Posted May 16 2011 3:03AM
DALLAS -- Some 205 miles of Interstate 35 and roughly three and a half hours separate Dallas and Oklahoma City.
Measuring the distance between the NBA franchises in those two cities, however, isn't nearly as easy. They are contemporaries in the regular-season standings only.
The veteran Mavericks have been at this for the better part of the past decade, knocking on championships' door, with a seemingly different cast of characters year after year. The Thunder, meanwhile, are making just their second (consecutive) playoff appearance since relocating from Seattle and are wading into the deepest playoff waters their young core has ever seen in person.
This matchup between these two outfits in the Western Conference finals provides a unique glimpse of the past (Mavericks), present (whoever wins this series) and perhaps the future (Thunder) of the elite in the West.
Neither the two-time defending champion Los Angeles Lakers nor the regular-season top dog in the Western Conference San Antonio Spurs hung around long enough to make their case. The Mavericks swept the Lakers in the conference semifinals. The Memphis Grizzlies, eliminated by the Thunder in seven games in the conference semifinals, popped the Spurs in the first round.
So instead of Kobe Bryant and Tim Duncan waging a battle of seasoned champions to reach yet another NBA Finals, twin freaks of nature and dueling superstars Dirk Nowitzki and Kevin Durant are left to fight it out for the right to face either the Bulls or Heat for that coveted Larry O'Brien trophy.
Had either one of their teams made it this far and faced the Lakers or Spurs to get to the championship round, it wouldn't have been much of a shock. But now that they're here facing one another, this clash between these two would-be rivals can take its place among the many interstate showdowns folks in Texas and Oklahoma have enjoyed over the years.
There weren't two teams with more quality depth in this postseason on either side of the conference bracket.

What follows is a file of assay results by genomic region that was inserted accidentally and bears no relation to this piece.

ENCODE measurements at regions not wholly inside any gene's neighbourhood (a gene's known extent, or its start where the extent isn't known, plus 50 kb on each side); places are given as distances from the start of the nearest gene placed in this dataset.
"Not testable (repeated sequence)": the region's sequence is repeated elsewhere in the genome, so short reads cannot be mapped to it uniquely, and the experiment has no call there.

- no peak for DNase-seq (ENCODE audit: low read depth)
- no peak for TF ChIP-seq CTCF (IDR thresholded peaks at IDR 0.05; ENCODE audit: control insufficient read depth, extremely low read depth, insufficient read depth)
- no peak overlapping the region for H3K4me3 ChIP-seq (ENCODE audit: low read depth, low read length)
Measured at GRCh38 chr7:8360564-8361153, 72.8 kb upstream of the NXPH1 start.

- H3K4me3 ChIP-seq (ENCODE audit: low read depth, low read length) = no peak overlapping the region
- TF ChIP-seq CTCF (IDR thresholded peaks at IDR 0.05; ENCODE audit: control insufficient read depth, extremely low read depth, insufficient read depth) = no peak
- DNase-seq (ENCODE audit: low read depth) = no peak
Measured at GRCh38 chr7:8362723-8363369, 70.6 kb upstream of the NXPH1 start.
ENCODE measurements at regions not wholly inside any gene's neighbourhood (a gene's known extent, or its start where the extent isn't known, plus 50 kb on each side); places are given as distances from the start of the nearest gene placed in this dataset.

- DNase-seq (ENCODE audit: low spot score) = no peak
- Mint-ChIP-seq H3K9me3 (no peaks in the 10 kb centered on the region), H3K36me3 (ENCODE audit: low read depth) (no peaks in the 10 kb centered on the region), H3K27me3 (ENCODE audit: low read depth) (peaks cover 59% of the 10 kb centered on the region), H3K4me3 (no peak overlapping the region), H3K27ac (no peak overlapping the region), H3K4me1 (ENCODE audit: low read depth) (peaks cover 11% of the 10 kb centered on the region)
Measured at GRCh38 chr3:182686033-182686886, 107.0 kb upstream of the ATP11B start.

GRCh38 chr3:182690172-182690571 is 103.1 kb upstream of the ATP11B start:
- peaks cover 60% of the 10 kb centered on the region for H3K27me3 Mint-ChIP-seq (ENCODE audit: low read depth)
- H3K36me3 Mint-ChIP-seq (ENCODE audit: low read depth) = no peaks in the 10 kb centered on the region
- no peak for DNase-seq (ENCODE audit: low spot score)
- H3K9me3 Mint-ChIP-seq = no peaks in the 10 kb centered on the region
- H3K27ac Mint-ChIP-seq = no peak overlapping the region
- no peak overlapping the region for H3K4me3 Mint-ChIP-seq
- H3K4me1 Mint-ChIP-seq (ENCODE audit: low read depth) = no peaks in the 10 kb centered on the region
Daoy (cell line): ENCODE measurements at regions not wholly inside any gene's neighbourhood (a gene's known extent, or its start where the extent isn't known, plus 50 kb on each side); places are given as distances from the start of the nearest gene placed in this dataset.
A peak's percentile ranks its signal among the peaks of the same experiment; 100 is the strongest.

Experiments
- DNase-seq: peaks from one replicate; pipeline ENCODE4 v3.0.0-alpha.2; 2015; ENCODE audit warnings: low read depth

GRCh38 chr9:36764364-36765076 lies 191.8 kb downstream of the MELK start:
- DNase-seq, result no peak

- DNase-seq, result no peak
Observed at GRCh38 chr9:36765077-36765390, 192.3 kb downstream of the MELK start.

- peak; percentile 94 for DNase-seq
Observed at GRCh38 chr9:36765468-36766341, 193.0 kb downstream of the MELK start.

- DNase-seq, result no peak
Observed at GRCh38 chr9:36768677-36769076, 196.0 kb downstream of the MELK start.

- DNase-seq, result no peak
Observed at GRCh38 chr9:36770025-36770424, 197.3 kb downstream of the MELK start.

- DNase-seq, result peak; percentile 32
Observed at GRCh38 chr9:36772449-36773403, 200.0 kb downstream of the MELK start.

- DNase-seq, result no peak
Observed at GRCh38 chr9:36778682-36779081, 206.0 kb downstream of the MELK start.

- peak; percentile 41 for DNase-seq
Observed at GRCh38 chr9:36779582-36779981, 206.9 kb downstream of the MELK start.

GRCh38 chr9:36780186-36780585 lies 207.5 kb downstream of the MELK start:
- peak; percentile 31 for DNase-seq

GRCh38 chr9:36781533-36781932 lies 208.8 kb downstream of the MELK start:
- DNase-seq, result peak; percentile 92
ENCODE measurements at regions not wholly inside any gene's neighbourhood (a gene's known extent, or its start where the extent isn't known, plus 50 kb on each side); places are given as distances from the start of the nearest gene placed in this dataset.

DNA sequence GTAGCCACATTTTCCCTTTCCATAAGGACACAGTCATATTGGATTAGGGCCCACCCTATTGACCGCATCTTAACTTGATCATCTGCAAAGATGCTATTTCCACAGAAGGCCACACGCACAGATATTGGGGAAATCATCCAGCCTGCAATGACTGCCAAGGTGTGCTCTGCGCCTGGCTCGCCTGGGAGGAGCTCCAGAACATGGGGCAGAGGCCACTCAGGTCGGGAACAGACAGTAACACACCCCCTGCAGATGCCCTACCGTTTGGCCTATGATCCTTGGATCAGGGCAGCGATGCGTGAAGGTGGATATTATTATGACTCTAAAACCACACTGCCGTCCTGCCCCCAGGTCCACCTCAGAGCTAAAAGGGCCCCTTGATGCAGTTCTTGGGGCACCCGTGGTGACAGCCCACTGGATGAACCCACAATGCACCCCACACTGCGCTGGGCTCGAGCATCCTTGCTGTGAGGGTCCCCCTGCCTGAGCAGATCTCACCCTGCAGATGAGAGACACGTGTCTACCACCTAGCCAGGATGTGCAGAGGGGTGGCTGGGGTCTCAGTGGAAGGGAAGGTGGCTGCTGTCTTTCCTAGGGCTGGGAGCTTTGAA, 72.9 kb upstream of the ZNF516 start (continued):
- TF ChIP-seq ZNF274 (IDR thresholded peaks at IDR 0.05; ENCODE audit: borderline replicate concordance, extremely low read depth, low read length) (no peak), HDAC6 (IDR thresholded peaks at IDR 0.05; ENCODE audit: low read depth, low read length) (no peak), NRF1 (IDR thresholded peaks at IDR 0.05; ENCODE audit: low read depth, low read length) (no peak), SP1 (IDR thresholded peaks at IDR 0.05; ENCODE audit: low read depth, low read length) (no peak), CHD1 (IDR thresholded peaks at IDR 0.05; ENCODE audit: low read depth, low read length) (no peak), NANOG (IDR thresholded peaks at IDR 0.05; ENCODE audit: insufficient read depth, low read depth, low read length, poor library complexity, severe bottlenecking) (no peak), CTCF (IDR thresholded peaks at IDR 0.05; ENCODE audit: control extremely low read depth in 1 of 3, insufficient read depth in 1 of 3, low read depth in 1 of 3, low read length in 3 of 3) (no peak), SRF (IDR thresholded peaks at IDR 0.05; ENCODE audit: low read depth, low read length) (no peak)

The Mavericks boast a 10-deep rotation that Rick Carlisle deploys liberally, a group filled with names like Jason Kidd, Jason Terry, Shawn Marion, Tyson Chandler, Peja Stojakovic, DeShawn Stevenson, J.J. Barea, Brendan Haywood and Corey Brewer. So confident are the Mavericks in their depth that you're just as likely to see Barea with the ball in his hands with the game on the line as you are Nowitzki.
The Thunder can go 10-deep as well, with Scott Brooks leaning on All-NBA pick Russell Westbrook, Kendrick Perkins, Serge Ibaka, Thabo Sefolosha, James Harden, Nick Collison, Nazr Mohammed, Eric Maynor and Daequan Cook. Westbrook is just as likely to finish you off as Durant, the reigning two-time scoring champ, though not everyone is convinced that Westbrook finishing games for the Thunder instead of Durant is a good thing.
Now that these two will meet in the middle of that stretch of highway that separates them, we're going to see who flinches first.
1. How much will the eight days between games affect the Mavericks, who swept through the conference semifinals on their way to their first conference finals appearance since 2006? If this was any other team there might be cause for concern. But the Mavericks have such a seasoned and versatile group that they can play basically any style and still win games. That lights-out 3-point shooting display against the Lakers (49-for-106) masked the fact their defense is what won the series for them. They worked like it was training camp during their break and should be ready to go for Game 1.
2. Who in the state of Oklahoma can guard Dirk Nowitzki? If we learned anything from watching the Trail Blazers and Lakers use every available body they had to try and slow Nowitzki down it's that no one outside of the Oklahoma Highway Patrol has a shot of slowing down the Mavericks' 7-foot superstar. Serge Ibaka will foul out early and often with his aggressive style. Thabo Sefolosha might fare better against him in stretches. But anyone else is going to be raw meat for a rested Nowitzki, who can work inside and out against any defense.
3. Who in the state of Texas can guard Kevin Durant? An equally nightmarish matchup for most teams, the Grizzlies provided a blueprint, of sorts, for slowing down Durant. Since his post-up game is still in the construction phase, smaller, active defenders like DeShawn Stevenson and Shawn Marion should be able to at least bother him a little bit. Durant plays so far out on the wing at all times that it doesn't make sense for any of the Mavericks' bigs, and that includes Nowitzki, to worry about chasing Durant. If he plays like he did in that Game 7 win over the Grizzlies, Walker Texas Ranger won't be able to stop him with a roundhouse kick.